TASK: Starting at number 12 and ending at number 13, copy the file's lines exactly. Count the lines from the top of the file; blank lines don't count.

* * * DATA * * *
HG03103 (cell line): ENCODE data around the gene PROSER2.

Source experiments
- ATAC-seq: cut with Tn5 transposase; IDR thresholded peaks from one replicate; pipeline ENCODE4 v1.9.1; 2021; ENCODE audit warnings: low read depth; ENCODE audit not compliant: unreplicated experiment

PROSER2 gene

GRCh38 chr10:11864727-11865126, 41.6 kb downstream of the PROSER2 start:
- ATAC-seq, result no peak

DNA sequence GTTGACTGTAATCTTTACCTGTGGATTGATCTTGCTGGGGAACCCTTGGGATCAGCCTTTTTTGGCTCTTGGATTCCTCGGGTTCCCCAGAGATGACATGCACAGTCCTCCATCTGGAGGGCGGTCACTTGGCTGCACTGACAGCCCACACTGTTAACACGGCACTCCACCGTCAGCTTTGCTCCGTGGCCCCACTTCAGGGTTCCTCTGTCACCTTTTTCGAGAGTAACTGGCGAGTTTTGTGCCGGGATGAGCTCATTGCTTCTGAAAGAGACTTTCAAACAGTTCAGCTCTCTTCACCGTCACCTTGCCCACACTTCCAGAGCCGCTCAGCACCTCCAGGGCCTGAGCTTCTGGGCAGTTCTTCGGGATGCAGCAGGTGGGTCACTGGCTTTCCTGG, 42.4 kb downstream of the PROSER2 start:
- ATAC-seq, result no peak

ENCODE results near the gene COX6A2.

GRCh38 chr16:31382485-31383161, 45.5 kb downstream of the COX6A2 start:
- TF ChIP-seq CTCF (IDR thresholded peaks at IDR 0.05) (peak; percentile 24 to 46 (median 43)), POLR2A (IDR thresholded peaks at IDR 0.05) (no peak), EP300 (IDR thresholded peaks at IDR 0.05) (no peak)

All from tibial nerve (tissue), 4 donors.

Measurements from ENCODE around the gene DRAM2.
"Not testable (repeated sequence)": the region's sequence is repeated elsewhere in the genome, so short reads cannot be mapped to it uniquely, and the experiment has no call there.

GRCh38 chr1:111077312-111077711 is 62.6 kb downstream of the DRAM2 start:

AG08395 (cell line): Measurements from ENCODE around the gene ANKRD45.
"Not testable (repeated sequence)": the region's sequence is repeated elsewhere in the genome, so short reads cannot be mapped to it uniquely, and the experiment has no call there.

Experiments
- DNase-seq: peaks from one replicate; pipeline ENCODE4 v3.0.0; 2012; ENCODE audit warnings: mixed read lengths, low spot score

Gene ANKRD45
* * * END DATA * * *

All from tibial nerve (tissue), 4 donors.

Measurements from ENCODE around the gene DRAM2.